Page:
News January 10, 2017

Crews Battle The Weather

by Jackson Hole. Media

School may have been back in session Tuesday morning, but the major winter storm over the valley is still packing a wallop. Local public works agencies remain fully deployed, and conditions are still slick and dangerous.


“When our community faces challenging winter conditions like we are experiencing this week, it really makes you proud to see everyone pull together to keep people safe and to keep systems functioning as best as possible,” said Rich Ochs, Teton County Emergency Management Coordinator.


“The real first responders are the Public works agencies like WYDOT, Jackson Public Works, Teton County Road and Levee, private snow removal contractors, plow drivers in Teton Park, and the hard-­‐ working folks at Teton County Parks and Recreation who keep our sidewalks and  pathways clear,” Ochs said. “These teams have been working at capacity and doing an incredible job getting roads and travel    back to normal; and they’ll continue working overtime until after the winter storm conditions let up.”


Here’s an update for Tuesday, Jan. 10, on public works and emergency services efforts:


TRAVEL ADVISORIES: The Jackson Police Department has lifted the “No Unnecessary Travel” advisory for roads within town limits. However, “No Unnecessary Travel” is still being advised for roads in outlying Teton County due to low visibility and increasing winds.


Travelers should look for minute-­‐by-­‐minute updates on major routes in and out of the valley via


PUBLIC WORKS: All available Teton County and Town of Jackson road crews and equipment have been on duty Monday and today to plow through the rain, snow, sleet and ice to make roads as safe as possible for residents and visitors.


Efforts have included clearing avalanches on county roads, as well as fighting flooding from snowmelt, standing water and snow-­‐clogged storm drains in town. Teton County maintains 66 miles of roads. The Town of Jackson maintains 39 miles of roads and alleys, plus approximately 18 miles of sidewalks and boardwalks.


“In times like these, it really is a team effort with all hands on deck,” Jackson Public Works Director Larry Pardee said. “Our water, sewer, and engineering teams all jumped in to help the streets team.”


Crews have been working around the clock and do not expect conditions to ease for at least a few days.



“With storm conditions continuing, the roads have been filling in as fast as we can plow them,” said Teton County Road and Levee Manager Dave Gustafson. “This is not a winter you would want to be a snow plow driver. We are grateful to have such dedicated and hard-­‐working crews, and we thank county residents for their support and patience.”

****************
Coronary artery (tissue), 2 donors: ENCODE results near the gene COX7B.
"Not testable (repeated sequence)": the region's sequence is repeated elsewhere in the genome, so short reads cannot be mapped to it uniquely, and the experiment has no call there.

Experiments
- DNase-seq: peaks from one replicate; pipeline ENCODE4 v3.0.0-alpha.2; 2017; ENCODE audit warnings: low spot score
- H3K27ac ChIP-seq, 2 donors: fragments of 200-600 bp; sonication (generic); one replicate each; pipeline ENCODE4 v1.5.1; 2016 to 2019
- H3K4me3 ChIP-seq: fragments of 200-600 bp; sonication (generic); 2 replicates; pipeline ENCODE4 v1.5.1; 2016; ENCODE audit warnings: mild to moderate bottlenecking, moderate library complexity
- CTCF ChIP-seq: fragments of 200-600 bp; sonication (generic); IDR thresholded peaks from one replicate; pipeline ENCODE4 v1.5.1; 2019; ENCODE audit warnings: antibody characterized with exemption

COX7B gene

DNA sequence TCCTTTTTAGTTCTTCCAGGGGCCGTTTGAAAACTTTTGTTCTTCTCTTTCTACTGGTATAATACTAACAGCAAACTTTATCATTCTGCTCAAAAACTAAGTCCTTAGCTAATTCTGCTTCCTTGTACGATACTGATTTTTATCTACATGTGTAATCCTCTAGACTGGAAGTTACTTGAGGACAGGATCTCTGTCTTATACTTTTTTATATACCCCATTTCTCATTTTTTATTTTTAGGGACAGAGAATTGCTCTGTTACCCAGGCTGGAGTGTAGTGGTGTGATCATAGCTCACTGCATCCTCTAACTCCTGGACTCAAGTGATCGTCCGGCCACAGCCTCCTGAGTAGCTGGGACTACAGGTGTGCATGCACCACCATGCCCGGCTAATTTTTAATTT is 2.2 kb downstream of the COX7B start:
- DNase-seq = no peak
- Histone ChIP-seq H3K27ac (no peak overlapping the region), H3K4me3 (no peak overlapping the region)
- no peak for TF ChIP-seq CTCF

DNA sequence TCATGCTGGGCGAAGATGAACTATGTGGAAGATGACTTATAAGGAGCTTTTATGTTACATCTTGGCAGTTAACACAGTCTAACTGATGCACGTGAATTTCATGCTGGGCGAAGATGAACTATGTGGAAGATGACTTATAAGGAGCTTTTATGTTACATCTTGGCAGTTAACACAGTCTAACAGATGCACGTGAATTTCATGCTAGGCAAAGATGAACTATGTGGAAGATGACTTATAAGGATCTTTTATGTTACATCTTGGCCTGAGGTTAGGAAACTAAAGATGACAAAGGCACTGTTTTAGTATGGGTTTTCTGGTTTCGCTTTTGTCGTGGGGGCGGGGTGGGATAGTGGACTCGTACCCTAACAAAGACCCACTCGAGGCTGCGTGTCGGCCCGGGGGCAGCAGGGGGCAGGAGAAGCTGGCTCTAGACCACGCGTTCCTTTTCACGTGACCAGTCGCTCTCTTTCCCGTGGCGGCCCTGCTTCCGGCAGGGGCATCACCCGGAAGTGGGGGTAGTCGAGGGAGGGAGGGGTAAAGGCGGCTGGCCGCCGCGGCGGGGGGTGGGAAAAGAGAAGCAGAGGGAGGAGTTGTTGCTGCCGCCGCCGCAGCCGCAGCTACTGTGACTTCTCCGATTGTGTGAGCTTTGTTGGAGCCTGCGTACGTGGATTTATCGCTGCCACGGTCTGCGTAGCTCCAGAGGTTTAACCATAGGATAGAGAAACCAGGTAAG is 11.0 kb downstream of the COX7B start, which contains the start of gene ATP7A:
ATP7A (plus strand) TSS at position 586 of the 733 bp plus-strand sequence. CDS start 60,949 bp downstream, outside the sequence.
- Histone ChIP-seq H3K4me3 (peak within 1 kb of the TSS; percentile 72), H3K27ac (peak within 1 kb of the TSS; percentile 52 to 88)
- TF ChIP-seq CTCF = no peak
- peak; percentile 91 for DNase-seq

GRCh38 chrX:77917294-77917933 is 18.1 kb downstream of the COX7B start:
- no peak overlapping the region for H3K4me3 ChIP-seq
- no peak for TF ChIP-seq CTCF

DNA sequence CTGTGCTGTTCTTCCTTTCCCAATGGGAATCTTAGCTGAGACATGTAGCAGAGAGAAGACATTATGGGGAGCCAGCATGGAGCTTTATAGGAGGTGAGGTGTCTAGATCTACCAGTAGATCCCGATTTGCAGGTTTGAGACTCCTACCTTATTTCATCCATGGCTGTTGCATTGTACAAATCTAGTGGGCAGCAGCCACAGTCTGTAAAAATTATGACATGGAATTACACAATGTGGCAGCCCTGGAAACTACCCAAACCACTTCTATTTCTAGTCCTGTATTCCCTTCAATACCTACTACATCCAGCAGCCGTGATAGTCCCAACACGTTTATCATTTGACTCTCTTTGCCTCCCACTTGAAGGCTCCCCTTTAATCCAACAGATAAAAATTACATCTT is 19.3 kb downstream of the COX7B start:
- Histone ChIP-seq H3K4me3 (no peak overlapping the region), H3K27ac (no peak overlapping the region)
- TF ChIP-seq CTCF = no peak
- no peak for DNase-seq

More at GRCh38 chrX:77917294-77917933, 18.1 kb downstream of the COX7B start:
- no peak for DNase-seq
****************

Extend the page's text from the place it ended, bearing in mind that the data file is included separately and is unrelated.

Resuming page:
Sandbags and sand are available for residents and businesses in Teton County dealing with flooding from melting snow. Bags and sand are available for filling at the Town of Jackson Public Works shop (733-­‐3079)  or from Teton County Road and Levee (733-­‐    7190).


EMERGENCY RESPONSE: On Monday, the Jackson Police Department had fewer accident calls than usual for an icy day – four, compared to a more typical 10-­‐12 on stormy days. Nethercott noted that the department operated much of the day with a skeletal staff since some  patrol and  investigations officers were unable to make it to work because they commute.


With more cars back on town roads Tuesday, fender-­‐bender calls were expected to increase today and throughout  the week.


“It’s still slick out there, so we ask people to be careful and slow down,” said Lt. Cole Nethercott of the Jackson Police Department. The “No Unnecessary Travel” advisory turned out to be an effective tool in cutting down on the number of accidents, and Nethercott thanked the community for taking caution.


“We appreciated everybody not going out yesterday and taking notice of the unusually slick road conditions,” Nethercott said. “Many people chose not to travel or couldn’t get here over the pass or through the canyons, so we didn’t have an epic day of collisions.”


TRANSIT: The Jackson/Teton County START Bus service has been doing its best to adapt to the changing winter storm conditions. Routes to and from Teton Valley were back in operation Tuesday, and other routes around town and to Teton Village were running normally.


“We are, however, at the mercy of road conditions and incidents,” Transit Director Darren Brugmann cautioned Monday.


If further changes to routes occur, START will provide frequent updates online at

Leave a comment